Thursday, November 17, 2011

The Scopes "Monkey" Trial ... behind the scenes (Part 3)

The bizarre nature of the Scopes Trial, which was documented so well by Edward J. Larson in his book Summer for the Gods: The Scopes Trial and America's Continuing Debate Over Science and Religion, seemed to follow some of the main participants after the proceedings.

  • Only five days after the trial, prosecution team member William Jennings Bryan was in Dayton, Tennessee. He died in his sleep as he napped on a Sunday afternoon, about a year before the Tennessee Supreme Court ruled on the appeal of John Scopes’ conviction. Bryan was 65 at death.
  • Defense team member Clarence Darrow retired from full-time practice after the Scopes Trial, but later suffered financial difficulties as a result of the Depression.  Needing money, he came out of retirement in 1932 to defend a group of Anglo-Americans charged with the murder of a Japanese-American in Hawaii’s infamous Massie Trial (see David E. Stanner’s book Honor Killing: How the Infamous "Massie Affair" Transformed Hawai'i), which became national news much in the tradition of the Scopes Trial. Darrow was 80 when he died in 1938.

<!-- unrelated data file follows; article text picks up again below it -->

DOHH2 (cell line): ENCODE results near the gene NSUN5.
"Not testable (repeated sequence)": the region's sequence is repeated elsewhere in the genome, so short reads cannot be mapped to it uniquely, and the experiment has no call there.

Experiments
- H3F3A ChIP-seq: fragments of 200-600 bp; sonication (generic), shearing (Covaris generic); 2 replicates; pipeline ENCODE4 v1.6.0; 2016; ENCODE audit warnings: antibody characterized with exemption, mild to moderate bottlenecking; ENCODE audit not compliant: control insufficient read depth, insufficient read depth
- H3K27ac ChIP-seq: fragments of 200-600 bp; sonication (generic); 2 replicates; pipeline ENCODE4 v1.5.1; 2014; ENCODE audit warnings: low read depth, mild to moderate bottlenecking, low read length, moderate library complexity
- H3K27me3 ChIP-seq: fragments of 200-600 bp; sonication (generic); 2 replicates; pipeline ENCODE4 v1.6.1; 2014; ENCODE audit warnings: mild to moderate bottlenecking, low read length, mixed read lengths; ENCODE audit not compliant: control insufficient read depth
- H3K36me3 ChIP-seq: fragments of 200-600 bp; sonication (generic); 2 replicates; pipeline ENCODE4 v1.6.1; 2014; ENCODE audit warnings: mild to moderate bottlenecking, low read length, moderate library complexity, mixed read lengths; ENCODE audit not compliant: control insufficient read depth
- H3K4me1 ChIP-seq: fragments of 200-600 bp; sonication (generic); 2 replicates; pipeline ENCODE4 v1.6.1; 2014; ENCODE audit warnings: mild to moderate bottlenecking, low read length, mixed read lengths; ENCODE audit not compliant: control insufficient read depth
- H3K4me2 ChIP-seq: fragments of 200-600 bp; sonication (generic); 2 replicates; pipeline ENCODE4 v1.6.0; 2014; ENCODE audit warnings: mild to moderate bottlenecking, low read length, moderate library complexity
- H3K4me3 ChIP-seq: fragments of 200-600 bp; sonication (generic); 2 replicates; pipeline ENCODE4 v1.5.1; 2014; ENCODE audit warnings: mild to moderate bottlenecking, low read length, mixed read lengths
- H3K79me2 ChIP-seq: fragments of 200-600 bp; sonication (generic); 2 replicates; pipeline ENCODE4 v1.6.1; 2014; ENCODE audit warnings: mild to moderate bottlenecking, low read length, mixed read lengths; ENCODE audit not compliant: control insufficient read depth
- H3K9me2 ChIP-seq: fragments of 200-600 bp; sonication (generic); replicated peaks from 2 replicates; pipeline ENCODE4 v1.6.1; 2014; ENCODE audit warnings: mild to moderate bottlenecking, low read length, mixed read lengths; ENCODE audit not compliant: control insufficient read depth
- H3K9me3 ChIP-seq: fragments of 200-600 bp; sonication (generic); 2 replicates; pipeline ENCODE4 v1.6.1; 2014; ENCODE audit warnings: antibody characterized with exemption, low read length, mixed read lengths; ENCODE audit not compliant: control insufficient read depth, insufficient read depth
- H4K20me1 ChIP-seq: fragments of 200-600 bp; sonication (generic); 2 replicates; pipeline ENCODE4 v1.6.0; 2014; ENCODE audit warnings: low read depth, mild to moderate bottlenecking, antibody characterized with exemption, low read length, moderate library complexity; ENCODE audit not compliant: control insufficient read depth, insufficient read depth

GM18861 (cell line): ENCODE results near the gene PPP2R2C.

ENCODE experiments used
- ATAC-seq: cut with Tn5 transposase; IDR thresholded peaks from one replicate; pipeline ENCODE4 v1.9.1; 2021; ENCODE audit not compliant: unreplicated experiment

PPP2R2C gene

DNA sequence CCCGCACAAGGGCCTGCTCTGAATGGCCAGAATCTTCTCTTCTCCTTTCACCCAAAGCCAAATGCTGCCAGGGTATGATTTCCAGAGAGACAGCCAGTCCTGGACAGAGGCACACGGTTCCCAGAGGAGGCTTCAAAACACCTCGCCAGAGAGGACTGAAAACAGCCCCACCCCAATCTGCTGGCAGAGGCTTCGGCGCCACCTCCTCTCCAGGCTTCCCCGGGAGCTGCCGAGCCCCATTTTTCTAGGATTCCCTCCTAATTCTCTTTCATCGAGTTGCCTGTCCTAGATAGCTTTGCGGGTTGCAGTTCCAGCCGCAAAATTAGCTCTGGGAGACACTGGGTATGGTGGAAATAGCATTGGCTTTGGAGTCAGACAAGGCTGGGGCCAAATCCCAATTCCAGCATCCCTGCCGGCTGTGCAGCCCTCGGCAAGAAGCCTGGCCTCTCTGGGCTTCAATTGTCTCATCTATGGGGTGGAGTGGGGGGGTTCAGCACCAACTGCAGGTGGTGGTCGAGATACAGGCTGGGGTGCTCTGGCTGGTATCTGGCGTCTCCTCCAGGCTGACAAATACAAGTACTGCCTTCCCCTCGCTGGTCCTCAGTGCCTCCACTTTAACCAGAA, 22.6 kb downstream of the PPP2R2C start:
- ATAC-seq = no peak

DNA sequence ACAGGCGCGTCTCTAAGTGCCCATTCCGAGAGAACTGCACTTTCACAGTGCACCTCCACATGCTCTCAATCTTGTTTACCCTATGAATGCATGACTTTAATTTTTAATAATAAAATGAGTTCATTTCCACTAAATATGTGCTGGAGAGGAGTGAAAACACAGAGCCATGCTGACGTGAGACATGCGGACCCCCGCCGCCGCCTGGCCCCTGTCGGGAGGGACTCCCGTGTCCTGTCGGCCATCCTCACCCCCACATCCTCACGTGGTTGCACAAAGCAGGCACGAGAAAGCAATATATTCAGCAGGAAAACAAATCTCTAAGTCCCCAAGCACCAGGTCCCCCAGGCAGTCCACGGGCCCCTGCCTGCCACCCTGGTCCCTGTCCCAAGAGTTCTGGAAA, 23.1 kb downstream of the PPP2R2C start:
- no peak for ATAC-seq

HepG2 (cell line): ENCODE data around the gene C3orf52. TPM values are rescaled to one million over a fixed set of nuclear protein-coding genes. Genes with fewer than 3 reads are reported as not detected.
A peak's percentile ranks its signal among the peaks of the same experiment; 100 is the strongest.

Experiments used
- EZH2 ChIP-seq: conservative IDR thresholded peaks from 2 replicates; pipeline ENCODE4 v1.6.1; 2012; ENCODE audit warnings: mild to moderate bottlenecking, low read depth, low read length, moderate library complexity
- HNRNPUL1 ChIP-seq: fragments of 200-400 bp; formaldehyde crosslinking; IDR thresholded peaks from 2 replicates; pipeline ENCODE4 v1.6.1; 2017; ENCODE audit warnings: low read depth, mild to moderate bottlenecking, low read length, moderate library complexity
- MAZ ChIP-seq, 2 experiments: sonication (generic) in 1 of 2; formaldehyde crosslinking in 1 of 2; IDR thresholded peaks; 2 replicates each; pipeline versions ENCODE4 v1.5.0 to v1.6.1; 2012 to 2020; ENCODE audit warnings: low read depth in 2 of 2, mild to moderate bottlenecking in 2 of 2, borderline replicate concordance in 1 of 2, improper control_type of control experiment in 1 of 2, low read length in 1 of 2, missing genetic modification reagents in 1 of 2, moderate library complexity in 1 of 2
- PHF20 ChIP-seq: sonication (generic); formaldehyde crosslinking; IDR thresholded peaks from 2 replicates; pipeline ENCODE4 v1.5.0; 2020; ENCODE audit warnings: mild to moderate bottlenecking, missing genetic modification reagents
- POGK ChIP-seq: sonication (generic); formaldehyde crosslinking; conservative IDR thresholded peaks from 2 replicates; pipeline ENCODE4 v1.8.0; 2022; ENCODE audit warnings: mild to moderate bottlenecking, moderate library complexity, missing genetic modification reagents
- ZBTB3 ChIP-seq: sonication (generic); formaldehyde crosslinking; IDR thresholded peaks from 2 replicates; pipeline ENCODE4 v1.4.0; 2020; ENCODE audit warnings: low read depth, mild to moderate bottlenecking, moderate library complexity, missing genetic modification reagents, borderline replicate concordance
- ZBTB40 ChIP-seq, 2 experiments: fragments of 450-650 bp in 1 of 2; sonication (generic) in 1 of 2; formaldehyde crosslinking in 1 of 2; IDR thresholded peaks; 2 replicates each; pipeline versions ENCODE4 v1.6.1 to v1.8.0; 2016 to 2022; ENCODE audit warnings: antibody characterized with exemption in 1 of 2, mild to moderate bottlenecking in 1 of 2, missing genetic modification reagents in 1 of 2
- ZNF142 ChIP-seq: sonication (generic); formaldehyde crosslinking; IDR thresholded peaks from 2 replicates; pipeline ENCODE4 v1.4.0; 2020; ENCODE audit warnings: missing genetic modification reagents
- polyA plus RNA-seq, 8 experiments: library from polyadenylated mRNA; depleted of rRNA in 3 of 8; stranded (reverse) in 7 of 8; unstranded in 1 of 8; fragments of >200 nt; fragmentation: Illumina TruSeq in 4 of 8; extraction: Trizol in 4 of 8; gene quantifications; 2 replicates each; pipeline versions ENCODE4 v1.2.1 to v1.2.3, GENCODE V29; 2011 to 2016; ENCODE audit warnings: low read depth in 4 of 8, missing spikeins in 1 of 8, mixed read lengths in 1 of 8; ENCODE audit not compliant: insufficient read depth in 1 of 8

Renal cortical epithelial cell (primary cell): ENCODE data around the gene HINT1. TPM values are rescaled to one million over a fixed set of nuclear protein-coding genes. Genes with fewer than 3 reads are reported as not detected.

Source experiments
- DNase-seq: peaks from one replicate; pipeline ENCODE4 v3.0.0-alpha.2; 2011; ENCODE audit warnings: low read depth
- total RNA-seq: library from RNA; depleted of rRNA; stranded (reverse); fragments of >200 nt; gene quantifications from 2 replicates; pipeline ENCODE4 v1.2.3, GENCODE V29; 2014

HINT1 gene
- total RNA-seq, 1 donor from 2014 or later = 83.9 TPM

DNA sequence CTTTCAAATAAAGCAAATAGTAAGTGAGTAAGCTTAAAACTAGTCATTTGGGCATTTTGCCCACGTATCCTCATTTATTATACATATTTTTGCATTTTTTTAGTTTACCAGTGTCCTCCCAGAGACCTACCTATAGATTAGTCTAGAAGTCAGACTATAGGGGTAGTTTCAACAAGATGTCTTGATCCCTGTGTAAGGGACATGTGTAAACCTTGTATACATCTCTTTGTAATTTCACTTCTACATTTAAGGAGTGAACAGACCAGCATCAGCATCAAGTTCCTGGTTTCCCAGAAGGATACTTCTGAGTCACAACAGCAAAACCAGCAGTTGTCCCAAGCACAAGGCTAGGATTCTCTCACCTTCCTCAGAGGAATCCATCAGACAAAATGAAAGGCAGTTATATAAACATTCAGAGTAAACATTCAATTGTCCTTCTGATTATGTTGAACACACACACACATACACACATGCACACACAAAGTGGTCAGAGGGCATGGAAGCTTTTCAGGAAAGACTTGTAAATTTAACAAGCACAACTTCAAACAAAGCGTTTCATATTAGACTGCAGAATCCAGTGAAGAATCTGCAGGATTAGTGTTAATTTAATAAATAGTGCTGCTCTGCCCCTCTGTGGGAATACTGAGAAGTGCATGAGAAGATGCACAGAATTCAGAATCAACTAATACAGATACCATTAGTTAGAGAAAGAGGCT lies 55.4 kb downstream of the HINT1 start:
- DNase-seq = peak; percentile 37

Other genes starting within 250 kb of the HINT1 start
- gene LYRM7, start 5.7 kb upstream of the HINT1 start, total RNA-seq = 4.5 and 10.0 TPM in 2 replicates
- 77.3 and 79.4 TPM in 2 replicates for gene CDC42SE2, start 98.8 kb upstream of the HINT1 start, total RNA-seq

• John Scopes, the accused, gave up teaching soon after the trial. He then studied geology at the University of Chicago before taking a job with an oil company in Venezuela. He returned to the U.S. years later, working at a Louisiana refinery. He was 70 when he died in 1970.
  • George Rappleyea, the businessman who engineered the trial as a publicity/economic development stunt, later became vice president of the boat company that designed and built innovative landing craft that put Allied troops on enemy beaches during World War II. Later, in 1948, he served one year in prison for violating federal firearms laws in an attempt to ship weapons and ammunition to British Honduras. In the early 1950s, he reportedly developed and promoted “Plasmofalt,” a construction material composed of molasses, sand, and plastic, which was featured in Popular Mechanics magazine. Rappleyea was 72 when he died in 1966.

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